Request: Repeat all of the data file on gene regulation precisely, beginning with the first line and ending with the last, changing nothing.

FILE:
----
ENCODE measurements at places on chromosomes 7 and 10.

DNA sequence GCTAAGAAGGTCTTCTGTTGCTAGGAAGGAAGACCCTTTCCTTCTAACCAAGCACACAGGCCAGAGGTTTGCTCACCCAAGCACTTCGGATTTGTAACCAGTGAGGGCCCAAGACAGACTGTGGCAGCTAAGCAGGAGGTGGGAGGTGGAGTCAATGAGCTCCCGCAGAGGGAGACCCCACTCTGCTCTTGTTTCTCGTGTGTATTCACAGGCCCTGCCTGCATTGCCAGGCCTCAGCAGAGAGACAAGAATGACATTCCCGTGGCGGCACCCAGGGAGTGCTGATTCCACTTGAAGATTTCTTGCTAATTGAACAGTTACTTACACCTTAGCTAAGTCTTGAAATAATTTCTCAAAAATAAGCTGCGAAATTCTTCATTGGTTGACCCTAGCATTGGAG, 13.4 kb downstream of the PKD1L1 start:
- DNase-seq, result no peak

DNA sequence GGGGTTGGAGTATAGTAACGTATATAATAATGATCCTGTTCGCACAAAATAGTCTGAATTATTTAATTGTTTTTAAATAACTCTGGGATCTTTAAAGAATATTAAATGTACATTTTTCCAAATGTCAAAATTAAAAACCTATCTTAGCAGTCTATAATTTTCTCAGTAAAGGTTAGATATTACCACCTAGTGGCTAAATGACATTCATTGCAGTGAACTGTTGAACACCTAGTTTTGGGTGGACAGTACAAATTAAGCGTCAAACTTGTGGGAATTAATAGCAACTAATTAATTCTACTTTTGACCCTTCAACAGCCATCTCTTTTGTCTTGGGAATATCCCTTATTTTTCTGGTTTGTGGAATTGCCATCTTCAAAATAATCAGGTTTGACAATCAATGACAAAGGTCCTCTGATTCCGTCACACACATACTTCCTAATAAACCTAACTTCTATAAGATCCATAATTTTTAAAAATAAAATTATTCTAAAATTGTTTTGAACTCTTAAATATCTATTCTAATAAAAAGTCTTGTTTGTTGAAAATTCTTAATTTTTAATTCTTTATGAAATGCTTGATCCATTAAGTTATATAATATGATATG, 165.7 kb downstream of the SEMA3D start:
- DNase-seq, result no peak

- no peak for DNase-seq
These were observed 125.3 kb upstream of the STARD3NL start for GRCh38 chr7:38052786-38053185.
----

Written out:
ENCODE measurements at places on chromosomes 7 and 10.

DNA sequence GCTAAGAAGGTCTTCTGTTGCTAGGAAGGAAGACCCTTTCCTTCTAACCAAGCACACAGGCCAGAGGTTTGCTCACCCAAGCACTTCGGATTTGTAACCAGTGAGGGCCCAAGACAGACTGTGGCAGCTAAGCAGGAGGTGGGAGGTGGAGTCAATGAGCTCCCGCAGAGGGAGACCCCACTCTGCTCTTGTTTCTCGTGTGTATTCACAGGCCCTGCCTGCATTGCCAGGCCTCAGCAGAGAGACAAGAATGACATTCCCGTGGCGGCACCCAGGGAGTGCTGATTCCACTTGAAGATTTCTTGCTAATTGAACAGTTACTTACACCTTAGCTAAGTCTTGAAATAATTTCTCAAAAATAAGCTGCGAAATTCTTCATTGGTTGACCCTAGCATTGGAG, 13.4 kb downstream of the PKD1L1 start:
- DNase-seq, result no peak

DNA sequence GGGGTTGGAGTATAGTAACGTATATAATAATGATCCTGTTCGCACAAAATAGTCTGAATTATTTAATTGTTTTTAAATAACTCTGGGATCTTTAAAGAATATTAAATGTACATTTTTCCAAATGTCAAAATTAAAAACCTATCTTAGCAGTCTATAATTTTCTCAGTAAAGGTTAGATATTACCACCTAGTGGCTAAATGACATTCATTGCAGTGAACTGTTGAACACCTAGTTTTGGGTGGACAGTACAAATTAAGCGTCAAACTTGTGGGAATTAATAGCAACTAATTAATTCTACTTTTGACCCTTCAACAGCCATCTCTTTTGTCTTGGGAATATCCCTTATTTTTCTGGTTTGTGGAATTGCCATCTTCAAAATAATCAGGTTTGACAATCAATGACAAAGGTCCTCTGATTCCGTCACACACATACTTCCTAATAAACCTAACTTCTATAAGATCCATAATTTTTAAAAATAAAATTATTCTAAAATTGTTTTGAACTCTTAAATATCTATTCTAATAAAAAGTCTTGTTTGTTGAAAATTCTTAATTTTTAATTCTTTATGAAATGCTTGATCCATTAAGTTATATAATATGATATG, 165.7 kb downstream of the SEMA3D start:
- DNase-seq, result no peak

- no peak for DNase-seq
These were observed 125.3 kb upstream of the STARD3NL start for GRCh38 chr7:38052786-38053185.